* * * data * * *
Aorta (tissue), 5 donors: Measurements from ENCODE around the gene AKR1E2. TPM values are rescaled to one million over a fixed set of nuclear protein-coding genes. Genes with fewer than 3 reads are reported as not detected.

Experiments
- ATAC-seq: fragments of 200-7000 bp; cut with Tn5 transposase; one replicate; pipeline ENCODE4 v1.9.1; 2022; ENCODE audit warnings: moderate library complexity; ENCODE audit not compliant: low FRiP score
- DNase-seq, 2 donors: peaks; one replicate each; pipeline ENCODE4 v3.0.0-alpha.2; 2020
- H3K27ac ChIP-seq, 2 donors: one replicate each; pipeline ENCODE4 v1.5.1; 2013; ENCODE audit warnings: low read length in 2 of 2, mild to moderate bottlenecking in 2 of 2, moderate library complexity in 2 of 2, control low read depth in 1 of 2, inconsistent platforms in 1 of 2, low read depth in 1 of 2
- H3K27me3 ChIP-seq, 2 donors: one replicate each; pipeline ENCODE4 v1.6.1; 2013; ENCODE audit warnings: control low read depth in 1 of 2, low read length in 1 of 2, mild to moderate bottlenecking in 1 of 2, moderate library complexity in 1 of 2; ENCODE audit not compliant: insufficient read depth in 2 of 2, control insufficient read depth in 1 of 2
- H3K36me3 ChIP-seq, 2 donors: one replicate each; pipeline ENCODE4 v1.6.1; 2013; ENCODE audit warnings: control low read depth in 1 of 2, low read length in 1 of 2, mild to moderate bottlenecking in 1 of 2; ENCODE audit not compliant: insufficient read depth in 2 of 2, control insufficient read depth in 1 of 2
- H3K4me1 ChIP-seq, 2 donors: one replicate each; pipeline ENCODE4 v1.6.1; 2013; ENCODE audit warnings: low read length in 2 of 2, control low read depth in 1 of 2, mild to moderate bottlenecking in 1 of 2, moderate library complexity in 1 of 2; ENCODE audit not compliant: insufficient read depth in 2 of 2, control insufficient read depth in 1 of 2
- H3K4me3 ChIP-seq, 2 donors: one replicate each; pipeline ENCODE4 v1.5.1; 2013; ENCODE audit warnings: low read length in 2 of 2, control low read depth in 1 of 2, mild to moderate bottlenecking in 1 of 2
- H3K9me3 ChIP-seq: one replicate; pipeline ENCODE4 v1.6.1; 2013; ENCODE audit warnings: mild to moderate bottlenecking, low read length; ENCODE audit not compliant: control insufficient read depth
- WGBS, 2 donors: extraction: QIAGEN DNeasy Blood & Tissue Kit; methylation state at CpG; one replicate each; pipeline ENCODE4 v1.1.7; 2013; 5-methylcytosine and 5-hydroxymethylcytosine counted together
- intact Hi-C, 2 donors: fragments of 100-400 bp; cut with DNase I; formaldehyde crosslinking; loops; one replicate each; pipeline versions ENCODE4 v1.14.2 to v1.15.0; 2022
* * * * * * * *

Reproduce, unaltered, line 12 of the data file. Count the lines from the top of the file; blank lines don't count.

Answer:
- intact Hi-C, 2 donors: fragments of 100-400 bp; cut with DNase I; formaldehyde crosslinking; loops; one replicate each; pipeline versions ENCODE4 v1.14.2 to v1.15.0; 2022